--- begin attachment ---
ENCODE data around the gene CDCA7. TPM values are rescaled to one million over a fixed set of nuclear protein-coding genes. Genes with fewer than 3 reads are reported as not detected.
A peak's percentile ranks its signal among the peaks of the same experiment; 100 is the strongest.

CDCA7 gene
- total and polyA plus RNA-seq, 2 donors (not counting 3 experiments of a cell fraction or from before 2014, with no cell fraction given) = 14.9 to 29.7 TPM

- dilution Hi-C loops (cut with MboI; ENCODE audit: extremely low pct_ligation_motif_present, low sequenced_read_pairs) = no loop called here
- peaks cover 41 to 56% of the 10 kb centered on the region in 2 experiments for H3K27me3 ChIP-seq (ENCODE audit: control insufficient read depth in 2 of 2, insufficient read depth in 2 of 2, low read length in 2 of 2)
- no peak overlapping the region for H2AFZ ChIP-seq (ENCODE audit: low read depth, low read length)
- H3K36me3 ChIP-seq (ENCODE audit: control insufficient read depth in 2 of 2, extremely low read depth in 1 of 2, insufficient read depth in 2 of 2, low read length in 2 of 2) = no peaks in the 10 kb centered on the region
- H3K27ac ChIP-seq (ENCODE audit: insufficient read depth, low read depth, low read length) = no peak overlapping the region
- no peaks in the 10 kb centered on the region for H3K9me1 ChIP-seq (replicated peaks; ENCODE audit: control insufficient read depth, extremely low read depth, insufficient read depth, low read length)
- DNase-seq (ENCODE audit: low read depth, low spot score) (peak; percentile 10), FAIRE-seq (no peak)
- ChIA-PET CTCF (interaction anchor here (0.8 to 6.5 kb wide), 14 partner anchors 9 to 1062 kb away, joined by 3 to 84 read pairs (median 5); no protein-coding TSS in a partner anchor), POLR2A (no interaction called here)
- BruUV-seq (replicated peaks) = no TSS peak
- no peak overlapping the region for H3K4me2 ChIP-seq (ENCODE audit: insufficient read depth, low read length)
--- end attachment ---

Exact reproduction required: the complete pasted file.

ENCODE data around the gene CDCA7. TPM values are rescaled to one million over a fixed set of nuclear protein-coding genes. Genes with fewer than 3 reads are reported as not detected.
A peak's percentile ranks its signal among the peaks of the same experiment; 100 is the strongest.

CDCA7 gene
- total and polyA plus RNA-seq, 2 donors (not counting 3 experiments of a cell fraction or from before 2014, with no cell fraction given) = 14.9 to 29.7 TPM

- dilution Hi-C loops (cut with MboI; ENCODE audit: extremely low pct_ligation_motif_present, low sequenced_read_pairs) = no loop called here
- peaks cover 41 to 56% of the 10 kb centered on the region in 2 experiments for H3K27me3 ChIP-seq (ENCODE audit: control insufficient read depth in 2 of 2, insufficient read depth in 2 of 2, low read length in 2 of 2)
- no peak overlapping the region for H2AFZ ChIP-seq (ENCODE audit: low read depth, low read length)
- H3K36me3 ChIP-seq (ENCODE audit: control insufficient read depth in 2 of 2, extremely low read depth in 1 of 2, insufficient read depth in 2 of 2, low read length in 2 of 2) = no peaks in the 10 kb centered on the region
- H3K27ac ChIP-seq (ENCODE audit: insufficient read depth, low read depth, low read length) = no peak overlapping the region
- no peaks in the 10 kb centered on the region for H3K9me1 ChIP-seq (replicated peaks; ENCODE audit: control insufficient read depth, extremely low read depth, insufficient read depth, low read length)
- DNase-seq (ENCODE audit: low read depth, low spot score) (peak; percentile 10), FAIRE-seq (no peak)
- ChIA-PET CTCF (interaction anchor here (0.8 to 6.5 kb wide), 14 partner anchors 9 to 1062 kb away, joined by 3 to 84 read pairs (median 5); no protein-coding TSS in a partner anchor), POLR2A (no interaction called here)
- BruUV-seq (replicated peaks) = no TSS peak
- no peak overlapping the region for H3K4me2 ChIP-seq (ENCODE audit: insufficient read depth, low read length)